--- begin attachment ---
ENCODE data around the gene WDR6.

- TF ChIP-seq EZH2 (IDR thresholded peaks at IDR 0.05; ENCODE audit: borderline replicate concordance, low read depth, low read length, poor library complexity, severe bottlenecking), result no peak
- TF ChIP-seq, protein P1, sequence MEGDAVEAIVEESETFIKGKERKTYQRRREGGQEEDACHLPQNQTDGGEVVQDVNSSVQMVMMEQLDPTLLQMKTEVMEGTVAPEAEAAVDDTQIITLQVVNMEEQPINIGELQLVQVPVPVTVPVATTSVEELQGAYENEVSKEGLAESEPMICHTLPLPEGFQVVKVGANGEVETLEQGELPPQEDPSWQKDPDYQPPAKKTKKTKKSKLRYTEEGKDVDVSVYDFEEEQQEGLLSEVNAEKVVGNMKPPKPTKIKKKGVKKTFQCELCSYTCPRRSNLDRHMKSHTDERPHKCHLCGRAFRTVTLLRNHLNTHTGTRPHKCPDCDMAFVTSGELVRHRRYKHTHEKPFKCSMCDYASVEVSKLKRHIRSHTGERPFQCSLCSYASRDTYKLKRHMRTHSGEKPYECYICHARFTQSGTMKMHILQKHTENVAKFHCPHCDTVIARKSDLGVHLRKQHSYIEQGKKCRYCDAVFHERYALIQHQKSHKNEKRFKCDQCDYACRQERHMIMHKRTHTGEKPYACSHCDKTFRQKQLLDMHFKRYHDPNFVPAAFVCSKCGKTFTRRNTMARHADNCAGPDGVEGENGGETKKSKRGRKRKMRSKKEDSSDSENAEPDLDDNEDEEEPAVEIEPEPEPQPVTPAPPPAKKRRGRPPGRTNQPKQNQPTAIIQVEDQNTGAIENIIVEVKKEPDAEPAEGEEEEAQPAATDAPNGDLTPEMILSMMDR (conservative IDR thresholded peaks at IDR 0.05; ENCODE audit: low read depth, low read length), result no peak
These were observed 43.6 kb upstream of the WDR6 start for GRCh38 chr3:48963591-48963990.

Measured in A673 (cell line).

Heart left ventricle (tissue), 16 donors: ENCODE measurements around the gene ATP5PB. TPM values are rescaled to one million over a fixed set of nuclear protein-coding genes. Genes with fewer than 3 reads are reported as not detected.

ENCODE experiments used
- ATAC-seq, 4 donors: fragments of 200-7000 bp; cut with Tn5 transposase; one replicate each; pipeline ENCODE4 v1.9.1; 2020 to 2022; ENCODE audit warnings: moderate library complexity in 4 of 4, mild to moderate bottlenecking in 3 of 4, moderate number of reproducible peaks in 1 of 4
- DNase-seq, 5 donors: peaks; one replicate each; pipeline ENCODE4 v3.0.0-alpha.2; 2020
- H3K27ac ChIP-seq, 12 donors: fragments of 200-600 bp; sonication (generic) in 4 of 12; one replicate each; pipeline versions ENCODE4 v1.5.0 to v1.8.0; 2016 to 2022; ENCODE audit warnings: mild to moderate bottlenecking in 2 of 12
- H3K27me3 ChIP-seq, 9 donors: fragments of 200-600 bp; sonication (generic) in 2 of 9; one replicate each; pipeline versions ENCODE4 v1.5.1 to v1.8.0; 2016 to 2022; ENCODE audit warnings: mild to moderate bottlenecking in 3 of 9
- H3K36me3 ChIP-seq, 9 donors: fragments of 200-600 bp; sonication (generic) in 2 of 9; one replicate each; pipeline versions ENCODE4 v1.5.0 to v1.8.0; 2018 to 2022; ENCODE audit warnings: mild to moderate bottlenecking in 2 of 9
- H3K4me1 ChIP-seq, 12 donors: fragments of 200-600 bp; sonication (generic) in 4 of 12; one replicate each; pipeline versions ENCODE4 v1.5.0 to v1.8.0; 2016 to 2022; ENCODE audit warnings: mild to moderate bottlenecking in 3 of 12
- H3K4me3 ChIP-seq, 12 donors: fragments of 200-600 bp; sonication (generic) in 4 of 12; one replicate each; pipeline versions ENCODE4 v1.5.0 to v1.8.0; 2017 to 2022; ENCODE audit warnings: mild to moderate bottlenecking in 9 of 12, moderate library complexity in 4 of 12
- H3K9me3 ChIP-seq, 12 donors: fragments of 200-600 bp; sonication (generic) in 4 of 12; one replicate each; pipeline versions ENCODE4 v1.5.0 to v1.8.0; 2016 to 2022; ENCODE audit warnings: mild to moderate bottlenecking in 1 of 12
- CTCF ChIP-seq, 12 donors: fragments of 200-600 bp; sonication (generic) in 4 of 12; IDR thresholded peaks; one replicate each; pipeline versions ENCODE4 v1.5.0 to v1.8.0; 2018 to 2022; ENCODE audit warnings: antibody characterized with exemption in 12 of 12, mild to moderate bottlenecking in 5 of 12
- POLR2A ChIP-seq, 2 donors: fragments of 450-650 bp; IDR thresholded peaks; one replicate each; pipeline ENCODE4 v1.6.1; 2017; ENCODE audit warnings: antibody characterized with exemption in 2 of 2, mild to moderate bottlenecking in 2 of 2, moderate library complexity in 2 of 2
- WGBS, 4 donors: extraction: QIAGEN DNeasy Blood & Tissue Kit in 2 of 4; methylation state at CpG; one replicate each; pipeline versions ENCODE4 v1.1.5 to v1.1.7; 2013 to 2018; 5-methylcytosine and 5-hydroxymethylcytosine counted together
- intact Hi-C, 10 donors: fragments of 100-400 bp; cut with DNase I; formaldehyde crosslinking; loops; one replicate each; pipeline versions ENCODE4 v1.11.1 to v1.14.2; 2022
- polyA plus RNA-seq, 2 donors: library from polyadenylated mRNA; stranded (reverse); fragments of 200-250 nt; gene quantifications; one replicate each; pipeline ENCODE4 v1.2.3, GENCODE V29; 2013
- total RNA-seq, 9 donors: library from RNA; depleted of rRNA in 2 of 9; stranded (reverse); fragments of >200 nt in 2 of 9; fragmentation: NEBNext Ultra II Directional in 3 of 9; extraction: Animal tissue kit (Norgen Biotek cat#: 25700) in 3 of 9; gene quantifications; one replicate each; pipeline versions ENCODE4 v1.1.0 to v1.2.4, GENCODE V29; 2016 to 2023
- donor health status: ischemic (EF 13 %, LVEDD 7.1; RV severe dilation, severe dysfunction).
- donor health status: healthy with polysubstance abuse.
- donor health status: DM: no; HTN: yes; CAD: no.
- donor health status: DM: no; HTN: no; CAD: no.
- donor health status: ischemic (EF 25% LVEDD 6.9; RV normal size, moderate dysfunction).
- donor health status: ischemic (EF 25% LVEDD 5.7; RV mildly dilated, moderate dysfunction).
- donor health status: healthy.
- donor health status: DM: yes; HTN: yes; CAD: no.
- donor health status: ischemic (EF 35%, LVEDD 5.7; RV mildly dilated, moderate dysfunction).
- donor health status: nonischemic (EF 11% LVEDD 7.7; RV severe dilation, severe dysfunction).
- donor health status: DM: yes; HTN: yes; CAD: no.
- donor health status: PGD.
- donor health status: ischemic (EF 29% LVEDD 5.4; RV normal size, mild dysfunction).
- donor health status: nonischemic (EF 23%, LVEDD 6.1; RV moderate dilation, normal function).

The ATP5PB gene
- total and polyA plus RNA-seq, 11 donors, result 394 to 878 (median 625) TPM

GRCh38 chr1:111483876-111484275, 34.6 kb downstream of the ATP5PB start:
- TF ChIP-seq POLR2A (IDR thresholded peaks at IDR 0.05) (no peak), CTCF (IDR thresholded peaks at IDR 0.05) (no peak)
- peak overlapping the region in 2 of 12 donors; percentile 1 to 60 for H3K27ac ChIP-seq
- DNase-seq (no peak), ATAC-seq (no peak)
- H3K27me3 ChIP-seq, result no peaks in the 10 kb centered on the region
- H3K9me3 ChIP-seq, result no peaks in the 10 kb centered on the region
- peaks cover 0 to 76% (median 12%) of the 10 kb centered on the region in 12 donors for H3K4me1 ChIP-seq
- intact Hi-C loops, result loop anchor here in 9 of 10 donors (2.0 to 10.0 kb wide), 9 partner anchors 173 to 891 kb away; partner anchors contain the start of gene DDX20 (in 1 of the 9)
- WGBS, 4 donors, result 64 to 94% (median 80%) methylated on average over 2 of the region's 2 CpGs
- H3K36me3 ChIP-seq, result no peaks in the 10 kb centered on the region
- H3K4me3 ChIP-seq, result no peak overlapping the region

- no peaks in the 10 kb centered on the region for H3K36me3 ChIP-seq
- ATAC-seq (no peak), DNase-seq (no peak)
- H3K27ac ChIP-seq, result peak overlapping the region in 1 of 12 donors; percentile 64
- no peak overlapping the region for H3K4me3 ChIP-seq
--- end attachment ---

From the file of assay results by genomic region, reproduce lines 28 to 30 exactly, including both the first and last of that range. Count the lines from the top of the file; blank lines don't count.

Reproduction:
- donor health status: healthy.
- donor health status: DM: yes; HTN: yes; CAD: no.
- donor health status: ischemic (EF 35%, LVEDD 5.7; RV mildly dilated, moderate dysfunction).